Dana E. Glauberman talking about "Up in the air" [Interview]

ENTREVISTA HACIENDO CLICK AQUÍ (Dejo el link porque la autoreproducción del embed os aseguro que raya):

Picando aqui podemos ver un poco el montaje de "Up in the air" . Me molan los cortes del principio. No se si me leerá Alex, pero recuerdo que me habló bien de él ;)

Créditos iniciales
que me encantan con una música bastante guapa!

El trailer de "Up in the air":

Decir que no he visto la película porque, personalmente, "Juno" me dejó apestado... No se si el director habrá vuelto a hacer otra de las suyas o será cuestión de gustos...

"What were some of the challenges in editing Up in the Air?
DG: One of the biggest challenges was our schedule. We started production toward the end of February and had a 50-day shoot, which had us wrapping principal photography on May 14. We knew we had an unusually tight schedule for our desired premiere date of September 12 at the Toronto International Film Festival––which then got shortened when we decided to do a sneak screening at the Telluride festival a week earlier. We shot entirely on location in five cities around the country, so Jason flew home to Los Angeles almost every weekend to catch up on working with me because our schedule was so short. We actually had a similar schedule on Juno, although that was shot in 30 days, which ultimately gave us an additional month of post-production. I was fortunate enough to have an incredible crew on this film: assistant editors Maria Gonzales and Omar Hassan-Reep, and production assistant Michael Underdown––all of whom I appreciate a great deal, as they went way above and beyond the call of duty."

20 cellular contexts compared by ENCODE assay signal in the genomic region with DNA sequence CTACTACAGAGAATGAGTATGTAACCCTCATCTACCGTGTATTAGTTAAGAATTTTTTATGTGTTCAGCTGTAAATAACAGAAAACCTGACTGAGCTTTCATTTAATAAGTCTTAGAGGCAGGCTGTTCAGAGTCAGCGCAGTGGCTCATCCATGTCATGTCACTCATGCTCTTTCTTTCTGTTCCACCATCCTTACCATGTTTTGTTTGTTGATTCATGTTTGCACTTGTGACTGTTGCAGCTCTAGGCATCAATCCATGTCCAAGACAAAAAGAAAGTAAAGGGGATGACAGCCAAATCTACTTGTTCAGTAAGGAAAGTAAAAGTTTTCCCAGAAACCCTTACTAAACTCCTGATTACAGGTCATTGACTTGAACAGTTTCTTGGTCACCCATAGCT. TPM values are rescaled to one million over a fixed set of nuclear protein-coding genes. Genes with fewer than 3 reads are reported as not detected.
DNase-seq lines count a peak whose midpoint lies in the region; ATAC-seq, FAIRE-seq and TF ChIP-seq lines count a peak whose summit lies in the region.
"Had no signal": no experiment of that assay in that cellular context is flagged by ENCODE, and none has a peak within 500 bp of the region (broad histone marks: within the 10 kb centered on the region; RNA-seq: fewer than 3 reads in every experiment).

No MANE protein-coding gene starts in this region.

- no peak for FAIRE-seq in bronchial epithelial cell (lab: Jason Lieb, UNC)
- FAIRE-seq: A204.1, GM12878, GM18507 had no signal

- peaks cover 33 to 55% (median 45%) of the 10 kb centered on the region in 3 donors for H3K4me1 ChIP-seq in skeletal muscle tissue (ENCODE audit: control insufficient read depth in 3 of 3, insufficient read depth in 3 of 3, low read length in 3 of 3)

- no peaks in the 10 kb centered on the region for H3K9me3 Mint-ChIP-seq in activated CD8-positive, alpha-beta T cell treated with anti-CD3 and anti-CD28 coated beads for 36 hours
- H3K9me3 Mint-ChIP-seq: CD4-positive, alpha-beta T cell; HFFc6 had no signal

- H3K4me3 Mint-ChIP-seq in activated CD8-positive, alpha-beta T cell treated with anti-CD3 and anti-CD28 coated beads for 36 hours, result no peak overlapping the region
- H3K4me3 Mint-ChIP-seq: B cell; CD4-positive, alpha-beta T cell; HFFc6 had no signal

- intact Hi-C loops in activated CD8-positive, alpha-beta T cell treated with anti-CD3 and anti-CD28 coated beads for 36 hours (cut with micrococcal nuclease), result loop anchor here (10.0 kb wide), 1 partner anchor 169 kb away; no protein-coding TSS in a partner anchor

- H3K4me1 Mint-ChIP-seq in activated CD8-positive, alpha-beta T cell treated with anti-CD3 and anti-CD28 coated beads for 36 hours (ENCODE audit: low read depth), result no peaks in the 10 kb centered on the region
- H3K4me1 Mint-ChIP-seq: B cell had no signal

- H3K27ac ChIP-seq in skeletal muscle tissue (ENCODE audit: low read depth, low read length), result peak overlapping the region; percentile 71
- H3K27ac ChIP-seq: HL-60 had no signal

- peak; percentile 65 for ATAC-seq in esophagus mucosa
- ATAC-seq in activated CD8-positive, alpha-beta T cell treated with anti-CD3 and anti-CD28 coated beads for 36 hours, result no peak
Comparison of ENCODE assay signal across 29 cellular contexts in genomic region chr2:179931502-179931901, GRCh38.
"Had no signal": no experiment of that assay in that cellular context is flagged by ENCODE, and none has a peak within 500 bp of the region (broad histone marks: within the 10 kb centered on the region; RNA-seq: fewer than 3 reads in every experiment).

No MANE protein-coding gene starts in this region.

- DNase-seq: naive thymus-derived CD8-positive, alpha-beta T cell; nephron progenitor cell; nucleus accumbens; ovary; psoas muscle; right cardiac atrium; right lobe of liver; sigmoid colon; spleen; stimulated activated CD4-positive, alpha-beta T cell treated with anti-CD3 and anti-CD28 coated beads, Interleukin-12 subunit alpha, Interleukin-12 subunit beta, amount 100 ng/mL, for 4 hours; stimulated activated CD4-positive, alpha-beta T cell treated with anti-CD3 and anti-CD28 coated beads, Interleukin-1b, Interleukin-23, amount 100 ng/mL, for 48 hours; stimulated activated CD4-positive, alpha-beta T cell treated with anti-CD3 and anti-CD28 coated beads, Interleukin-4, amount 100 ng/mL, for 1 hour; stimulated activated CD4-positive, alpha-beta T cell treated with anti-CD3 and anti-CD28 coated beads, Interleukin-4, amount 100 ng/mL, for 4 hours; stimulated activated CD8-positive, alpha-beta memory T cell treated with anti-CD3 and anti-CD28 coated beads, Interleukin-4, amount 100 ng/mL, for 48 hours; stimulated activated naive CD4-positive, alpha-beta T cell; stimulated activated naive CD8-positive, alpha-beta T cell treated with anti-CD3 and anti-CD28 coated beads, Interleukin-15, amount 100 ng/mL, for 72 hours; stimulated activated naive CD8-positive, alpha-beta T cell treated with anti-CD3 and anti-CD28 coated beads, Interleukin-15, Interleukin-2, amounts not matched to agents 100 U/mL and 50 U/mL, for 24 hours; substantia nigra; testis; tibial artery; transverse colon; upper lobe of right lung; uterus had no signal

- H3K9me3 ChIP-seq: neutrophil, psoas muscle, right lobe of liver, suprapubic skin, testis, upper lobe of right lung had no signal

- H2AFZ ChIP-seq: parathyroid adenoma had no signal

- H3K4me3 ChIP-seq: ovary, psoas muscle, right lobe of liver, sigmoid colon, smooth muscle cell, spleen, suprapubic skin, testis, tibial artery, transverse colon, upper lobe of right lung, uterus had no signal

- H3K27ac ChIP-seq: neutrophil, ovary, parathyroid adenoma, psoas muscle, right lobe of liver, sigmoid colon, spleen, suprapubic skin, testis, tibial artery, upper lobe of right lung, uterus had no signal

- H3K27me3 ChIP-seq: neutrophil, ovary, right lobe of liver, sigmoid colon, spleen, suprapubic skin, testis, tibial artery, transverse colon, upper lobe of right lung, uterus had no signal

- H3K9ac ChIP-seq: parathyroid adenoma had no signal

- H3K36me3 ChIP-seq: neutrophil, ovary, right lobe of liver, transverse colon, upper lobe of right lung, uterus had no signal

"You put in years as an assistant editor before running your own show. What kind of advice would you pass along to anyone just starting out editing?
I think if you’re really drawn to something like this, just follow your dream and really pursue it. Keep in touch with all of your contacts. That was one of the things that I did. I started out as a production assistant; I put 18,000 miles on my car in eight months. Got burned out driving around the city. Volunteered my time to learn how things go in the cutting room and really worked my way up the ladder. So I think that if someone really wants to follow their dream of becoming an editor, the best thing to do is learn and donate time if you can. Hang out in the cutting room and learn as much as you can. Try to keep in touch with the people you come in contact with. A lot of it is not necessarily what you know, but who you know. But that on-the-job training — learning in the cutting room — is some of the most important stuff that you end up using."

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